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HR drives real estate development   2008-12-11 - Viet Nam News

As of January 1, 2009, anyone working in real estate will need a licence. Dr Tran Hien from the Viet Nam Construction Association spoke to Hai Quan (Customs) newspaper about the low quality of human resources.

Some people have complained that staff shortage is not a problem in real estate, but that quality staff are certainly in dire need. What do you think about this?

We should understand this in broader terms, that human resources include architects and engineers charged with land investigation, design, construction and maintenance, as well as those involved in investment analysis and market support services.

I think the weakest links are the experts in valuation and intermediary services.

In my opinion the future of real estate businesses depends very much on these people.

I believe that’s why anyone looking to work in the sector must have a work licence starting next year. But so far, has the Ministry of Construction completed the framework of the training programme for real estate mediators, appraisers or managers?

Some universities have offered courses in real estate and land administration to undergraduates, but the textbooks are insufficient.

I have to concede that most teaching materials have been imported and translated into Vietnamese.

In addition, they are still in the trial process.

That’s not all. Foreign textbooks are only appropriated in their countries of origin, with a strong real estate legal system. Viet Nam’s is still developing.

The mushrooming of training establishments for people wanting certification in real estate will actually have a negative impact on the sector’s development due to low quality of training.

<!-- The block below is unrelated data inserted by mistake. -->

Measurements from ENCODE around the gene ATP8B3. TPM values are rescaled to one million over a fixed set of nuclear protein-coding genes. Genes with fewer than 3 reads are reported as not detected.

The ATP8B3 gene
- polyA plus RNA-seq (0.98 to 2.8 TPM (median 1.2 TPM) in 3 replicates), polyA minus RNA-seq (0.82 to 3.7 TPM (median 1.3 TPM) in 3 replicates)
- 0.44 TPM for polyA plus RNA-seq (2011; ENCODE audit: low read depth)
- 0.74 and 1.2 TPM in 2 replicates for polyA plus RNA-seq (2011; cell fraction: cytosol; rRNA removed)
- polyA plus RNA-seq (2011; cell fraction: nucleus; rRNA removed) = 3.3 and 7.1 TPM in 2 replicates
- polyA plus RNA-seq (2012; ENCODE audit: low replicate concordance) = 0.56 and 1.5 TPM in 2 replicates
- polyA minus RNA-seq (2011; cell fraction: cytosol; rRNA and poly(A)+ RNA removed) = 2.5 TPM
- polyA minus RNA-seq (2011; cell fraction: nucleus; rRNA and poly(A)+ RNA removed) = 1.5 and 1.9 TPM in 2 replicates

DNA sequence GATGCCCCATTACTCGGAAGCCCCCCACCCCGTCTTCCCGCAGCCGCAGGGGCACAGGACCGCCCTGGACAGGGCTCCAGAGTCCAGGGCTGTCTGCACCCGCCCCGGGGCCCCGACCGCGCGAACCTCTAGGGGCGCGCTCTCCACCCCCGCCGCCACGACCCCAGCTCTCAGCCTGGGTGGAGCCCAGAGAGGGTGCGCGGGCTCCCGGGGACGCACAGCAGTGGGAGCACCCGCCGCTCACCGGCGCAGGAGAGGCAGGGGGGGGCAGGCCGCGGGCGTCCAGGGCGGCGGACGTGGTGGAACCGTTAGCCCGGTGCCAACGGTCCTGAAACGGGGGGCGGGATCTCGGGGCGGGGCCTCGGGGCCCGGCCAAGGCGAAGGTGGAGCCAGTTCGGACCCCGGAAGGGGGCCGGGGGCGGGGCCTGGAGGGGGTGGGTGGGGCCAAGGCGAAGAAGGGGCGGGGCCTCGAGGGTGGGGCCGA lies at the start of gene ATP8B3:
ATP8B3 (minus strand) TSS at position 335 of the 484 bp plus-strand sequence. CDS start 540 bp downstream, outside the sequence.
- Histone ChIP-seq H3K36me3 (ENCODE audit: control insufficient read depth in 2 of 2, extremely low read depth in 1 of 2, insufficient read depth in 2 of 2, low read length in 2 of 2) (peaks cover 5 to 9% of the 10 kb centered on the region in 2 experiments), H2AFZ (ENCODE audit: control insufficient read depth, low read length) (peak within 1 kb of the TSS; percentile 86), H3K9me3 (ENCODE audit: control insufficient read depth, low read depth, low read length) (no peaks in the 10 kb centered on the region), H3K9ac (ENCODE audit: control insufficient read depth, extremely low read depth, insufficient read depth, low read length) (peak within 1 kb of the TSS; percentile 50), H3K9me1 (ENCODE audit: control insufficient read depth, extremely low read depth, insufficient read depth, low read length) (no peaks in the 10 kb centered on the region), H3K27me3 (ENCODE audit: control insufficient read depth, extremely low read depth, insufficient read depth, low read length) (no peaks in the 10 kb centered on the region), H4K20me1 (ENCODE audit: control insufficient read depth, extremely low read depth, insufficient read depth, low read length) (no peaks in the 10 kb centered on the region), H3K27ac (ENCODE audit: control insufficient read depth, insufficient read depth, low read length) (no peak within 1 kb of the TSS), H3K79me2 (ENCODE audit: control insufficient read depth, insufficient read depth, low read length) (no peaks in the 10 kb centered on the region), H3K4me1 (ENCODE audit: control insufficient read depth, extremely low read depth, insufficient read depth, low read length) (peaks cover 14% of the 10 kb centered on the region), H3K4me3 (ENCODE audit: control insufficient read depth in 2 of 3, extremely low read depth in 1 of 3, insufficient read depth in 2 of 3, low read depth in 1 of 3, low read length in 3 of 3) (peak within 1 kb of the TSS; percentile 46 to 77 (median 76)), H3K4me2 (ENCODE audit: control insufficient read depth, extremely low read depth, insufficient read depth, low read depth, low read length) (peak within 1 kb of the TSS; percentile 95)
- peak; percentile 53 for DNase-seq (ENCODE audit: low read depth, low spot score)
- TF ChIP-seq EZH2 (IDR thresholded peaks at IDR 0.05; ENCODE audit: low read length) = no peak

According to statistics by the Ministry of Construction, there were 55 training establishments nationwide this year compared to 31 units in 2007.

Each course is less than two months, and the fees vary from VND2-5 million (US$120–310).

If university students want to study real estate, it usually takes four years, with two years majoring in real estate’s special disciplines.

According to Decree 153 and the Business Law, an educational background is not required for applicants seeking certification as a real estate mediator. Those who seek certification as valuators must have graduated from secondary vocational schools. What do you think about these legal requirements?

In other countries, to work as a mediator or a valuator, that person must have completed secondary school, deposit a certain amount of money for professional insurance and receive certification by an authorised agency.

However, in countries like Poland, Russia, Germany and some others, to become a professional mediator, he/she must practise as a trainee with a real estate company from six-24 months and then pass a national test.

For Viet Nam I think we should learn from other countries.

Whatever we plan to do, it should be for the client’s benefit.



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